As you know, Tim, it's always good to review the companies in your portfolio to look for signs of weakness. But with Buffalo Wild Wings (NASDAQ:BWLD), a Motley Fool Hidden Gems selection, what you see as problems, I see as excellent management guiding a company through challenging conditions.

Well-managed growth
Growth is never cheap. There are three primary ways to finance growth. One is through issuing stocks, the favored method of technology giant Cisco Systems (NASDAQ:CSCO), which regularly uses its shares as currency. Another is through the use of debt, which is the way General Electric (NYSE:GE) typically operates. The third, and most preferable way, is through using cold, hard cash.

And that's the way Buffalo Wild Wings is growing its business. While you complain of slower growth, I applaud B-Dub's for growing only as quickly as its operating cash flow will allow it. It shows excellent discipline and a focus to do right by investors.

Chicken prices
The price of chicken wings makes up a significant cost of operations, but chicken wings are a commodity, just like oil. And commodities are inherently cyclical beasts. While oil producers like ExxonMobil (NYSE:XOM) are practically minting money today because of high selling prices for their products, oil fetched less than $10 a barrel just a few years ago. Clucking closer to home, it was just in the past year or so when egg producer Cal-Maine Foods' (NASDAQ:CALM) stock collapsed along with egg prices, near the end of the Atkins craze. Chicken wing prices, too, will fall back down. What matters is how well Buffalo Wild Wings manages itself along the way. Showing profits in spite of rising costs is a clear indication of a problem under control.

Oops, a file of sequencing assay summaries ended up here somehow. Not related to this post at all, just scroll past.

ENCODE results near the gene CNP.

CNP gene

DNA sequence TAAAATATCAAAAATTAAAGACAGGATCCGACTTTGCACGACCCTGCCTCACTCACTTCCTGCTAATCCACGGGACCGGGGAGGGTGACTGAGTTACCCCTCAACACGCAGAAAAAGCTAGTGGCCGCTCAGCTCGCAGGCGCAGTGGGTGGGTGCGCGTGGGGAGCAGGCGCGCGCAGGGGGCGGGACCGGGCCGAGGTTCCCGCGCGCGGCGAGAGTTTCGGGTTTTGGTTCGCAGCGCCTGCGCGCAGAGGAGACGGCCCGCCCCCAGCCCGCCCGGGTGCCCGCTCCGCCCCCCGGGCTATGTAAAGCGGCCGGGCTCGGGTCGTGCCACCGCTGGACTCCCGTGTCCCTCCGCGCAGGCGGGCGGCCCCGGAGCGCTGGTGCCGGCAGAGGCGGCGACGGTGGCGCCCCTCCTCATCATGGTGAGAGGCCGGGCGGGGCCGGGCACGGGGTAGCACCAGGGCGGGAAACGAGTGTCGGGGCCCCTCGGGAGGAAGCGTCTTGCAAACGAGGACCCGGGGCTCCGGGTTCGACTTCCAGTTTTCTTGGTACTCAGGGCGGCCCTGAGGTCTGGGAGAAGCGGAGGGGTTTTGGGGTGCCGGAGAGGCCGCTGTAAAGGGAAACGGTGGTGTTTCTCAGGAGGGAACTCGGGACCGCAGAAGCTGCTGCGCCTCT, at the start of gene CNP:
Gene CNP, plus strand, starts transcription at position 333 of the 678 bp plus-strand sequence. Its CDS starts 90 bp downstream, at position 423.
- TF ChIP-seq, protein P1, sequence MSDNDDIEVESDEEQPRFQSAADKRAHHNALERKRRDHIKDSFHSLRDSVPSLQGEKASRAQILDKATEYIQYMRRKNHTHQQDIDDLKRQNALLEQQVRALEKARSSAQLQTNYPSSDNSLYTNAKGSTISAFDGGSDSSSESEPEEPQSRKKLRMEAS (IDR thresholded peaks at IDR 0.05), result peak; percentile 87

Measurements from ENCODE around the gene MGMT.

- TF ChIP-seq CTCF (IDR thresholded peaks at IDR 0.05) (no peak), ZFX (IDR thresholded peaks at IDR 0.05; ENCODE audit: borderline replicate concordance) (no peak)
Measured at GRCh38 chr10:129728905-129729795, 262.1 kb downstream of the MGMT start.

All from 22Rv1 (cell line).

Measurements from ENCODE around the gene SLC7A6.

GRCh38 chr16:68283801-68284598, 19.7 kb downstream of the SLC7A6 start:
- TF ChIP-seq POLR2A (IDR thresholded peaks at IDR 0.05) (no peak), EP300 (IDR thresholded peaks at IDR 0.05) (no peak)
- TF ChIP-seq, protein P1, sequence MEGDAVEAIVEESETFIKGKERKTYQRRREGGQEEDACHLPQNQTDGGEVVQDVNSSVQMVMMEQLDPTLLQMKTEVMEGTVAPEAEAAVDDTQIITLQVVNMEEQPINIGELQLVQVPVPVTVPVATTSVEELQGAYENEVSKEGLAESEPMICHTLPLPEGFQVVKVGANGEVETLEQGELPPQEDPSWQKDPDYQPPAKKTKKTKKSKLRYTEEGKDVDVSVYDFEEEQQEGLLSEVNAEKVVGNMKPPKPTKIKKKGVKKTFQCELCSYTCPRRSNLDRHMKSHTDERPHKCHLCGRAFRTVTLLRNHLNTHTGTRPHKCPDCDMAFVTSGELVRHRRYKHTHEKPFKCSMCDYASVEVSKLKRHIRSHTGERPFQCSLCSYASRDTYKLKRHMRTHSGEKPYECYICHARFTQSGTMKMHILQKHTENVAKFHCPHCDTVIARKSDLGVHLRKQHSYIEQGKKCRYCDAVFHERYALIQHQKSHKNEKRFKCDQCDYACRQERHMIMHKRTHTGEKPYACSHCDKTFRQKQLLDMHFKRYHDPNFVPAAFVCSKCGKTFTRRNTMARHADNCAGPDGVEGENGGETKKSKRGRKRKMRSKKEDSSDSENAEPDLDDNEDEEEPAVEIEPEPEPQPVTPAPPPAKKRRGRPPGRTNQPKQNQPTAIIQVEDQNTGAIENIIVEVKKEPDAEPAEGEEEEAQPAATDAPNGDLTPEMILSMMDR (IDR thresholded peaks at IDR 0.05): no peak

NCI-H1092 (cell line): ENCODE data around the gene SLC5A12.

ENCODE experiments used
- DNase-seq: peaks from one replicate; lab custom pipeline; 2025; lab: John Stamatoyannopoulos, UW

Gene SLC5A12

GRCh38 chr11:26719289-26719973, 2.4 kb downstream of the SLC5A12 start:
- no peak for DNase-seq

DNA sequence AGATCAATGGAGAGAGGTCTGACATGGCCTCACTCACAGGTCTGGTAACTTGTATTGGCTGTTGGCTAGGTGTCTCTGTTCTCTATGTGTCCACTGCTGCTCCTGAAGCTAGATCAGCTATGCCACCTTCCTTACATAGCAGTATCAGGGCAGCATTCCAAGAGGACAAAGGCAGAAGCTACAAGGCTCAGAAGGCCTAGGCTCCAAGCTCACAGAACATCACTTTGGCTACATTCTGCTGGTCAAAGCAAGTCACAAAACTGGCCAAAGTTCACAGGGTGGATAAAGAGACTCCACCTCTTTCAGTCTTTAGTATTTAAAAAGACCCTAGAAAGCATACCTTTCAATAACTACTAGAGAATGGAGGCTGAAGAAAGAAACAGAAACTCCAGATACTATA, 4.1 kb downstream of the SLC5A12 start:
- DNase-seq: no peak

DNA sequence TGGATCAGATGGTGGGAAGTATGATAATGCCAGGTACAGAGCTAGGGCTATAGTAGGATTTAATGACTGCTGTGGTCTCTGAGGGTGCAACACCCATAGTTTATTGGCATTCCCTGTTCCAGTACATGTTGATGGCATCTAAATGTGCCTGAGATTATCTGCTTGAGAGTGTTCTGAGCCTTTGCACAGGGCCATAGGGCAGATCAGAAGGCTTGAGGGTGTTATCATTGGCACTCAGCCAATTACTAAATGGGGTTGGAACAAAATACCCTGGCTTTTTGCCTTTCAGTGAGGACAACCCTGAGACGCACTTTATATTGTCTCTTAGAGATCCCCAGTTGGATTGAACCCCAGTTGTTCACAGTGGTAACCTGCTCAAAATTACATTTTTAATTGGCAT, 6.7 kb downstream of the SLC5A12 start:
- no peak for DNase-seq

No company is perfect, but how well a firm handles the issues that head its way says a lot about the quality behind the name. Buffalo Wild Wings is certainly handling itself well, in spite of slower growth and rising commodity costs. And as such, it deserves serious consideration.

All of this talk getting you hungry for some B-Dub's? First, why not check out Chuck's original bull argument, as well as Tim Beyers' bearish outlook? The discussion wraps up with Tim's rebuttal. Then, don't forget to cast your vote for this week's winner.

At the time of publication, Fool contributor Chuck Saletta owned shares of General Electric. He had no financial stake in any other company mentioned in this rebuttal. The Fool has a disclosure policy .